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Does a specially fabricated material supplier have lien rights when materials are sold to the jobsite through a reseller (no labor)?

MissouriMechanics LienRight to Lien

We are a material and labor subcontractor in Missouri. The majority of our materials are pre-engineered building systems (specially fabricated materials). In some instances, our customers (general contractors or end-use owners) hire us to provide materials only because of our ability to procure and clarify products correctly. We are acting as a reseller but the product is pre-engineered buildings. In Missouri, does the manufacturer of the pre-engineered buildings have lien rights since these are specially fabricated materials (even though the products are filtered through a reseller)?

1 reply

Jul 20, 2018
This is a good and interesting question, a full examination of which would likely take up much more time and space than is available here. The short story, though, is that the supplier of the materials to the property owner/GC/sub likely would qualify for mechanics lien protection (even if they were re-selling materials they got from another party) and the manufacturer of the materials who provided them to the re-seller (the supplier-to-supplier) likely wouldn't. (Provided, obviously, that all the requirements for claiming a valid lien were otherwise met.)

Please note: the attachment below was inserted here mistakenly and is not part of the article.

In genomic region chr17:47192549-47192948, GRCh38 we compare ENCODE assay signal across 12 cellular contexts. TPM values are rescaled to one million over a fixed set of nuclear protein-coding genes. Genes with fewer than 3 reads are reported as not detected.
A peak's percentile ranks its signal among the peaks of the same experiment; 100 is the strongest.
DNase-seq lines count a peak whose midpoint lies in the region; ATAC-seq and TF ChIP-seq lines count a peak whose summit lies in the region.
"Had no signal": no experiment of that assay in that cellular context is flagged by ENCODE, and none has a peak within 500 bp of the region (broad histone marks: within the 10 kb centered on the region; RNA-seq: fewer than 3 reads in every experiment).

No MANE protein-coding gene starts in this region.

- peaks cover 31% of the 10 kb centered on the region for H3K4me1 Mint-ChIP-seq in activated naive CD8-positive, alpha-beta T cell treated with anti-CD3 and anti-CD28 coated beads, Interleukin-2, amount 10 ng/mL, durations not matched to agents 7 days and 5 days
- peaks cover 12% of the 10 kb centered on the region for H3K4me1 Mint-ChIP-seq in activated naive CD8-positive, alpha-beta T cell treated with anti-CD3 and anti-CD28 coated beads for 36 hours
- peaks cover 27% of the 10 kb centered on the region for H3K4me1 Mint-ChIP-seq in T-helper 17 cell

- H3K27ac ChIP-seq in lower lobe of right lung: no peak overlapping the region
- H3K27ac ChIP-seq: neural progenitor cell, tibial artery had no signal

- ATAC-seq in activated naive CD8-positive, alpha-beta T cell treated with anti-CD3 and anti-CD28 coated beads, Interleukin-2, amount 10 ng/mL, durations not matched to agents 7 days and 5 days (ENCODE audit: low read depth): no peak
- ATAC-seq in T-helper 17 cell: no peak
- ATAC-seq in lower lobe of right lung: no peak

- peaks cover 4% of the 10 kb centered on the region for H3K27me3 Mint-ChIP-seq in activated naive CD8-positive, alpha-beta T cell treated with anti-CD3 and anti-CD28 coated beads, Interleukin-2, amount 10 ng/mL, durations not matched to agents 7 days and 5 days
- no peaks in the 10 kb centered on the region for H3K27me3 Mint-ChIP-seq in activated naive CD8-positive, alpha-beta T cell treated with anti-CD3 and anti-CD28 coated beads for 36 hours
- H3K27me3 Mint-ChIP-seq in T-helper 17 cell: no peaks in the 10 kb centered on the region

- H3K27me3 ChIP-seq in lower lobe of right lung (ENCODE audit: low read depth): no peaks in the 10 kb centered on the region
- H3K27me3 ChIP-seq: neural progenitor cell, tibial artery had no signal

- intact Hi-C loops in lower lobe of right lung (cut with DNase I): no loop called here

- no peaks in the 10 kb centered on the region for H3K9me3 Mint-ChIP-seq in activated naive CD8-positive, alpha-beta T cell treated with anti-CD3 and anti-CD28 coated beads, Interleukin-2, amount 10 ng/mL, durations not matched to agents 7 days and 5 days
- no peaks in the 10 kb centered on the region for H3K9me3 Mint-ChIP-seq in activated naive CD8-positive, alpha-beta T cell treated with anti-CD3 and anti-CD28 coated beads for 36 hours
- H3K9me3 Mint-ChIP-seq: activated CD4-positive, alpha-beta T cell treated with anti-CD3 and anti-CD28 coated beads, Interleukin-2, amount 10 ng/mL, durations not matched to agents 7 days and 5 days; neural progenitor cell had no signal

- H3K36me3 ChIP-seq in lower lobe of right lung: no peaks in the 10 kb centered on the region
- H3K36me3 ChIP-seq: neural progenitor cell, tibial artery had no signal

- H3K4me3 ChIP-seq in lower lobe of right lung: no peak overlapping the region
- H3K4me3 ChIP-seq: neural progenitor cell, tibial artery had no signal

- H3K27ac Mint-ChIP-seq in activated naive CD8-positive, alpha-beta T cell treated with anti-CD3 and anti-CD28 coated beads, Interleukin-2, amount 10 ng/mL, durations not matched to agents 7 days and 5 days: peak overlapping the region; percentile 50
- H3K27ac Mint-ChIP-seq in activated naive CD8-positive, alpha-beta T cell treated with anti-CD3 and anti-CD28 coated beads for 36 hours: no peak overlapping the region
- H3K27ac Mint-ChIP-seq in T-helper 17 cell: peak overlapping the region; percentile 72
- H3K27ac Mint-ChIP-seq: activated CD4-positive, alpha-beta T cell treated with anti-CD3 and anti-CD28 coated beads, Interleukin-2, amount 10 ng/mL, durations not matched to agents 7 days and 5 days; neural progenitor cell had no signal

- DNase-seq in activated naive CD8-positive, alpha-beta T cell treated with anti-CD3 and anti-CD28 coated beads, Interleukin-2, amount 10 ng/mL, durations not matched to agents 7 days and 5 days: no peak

Most states do not extend mechanics lien protection to suppliers-to-suppliers. Missouri does not expressly forbid such liens, but does define the parties who qualify for mechanics liens as generally those who supply labor, materials, or equipment "under or by virtue of a contract with the owner . . . contractor or subcontractor." Note that a contract with a supplier is absent from the list. While this doesn't necessarily specifically preclude a supplier-to-supplier mechanics lien, the general disfavor of such liens coupled with the definition of parties to whom a lien is available makes it less than likely that a lien would be available.
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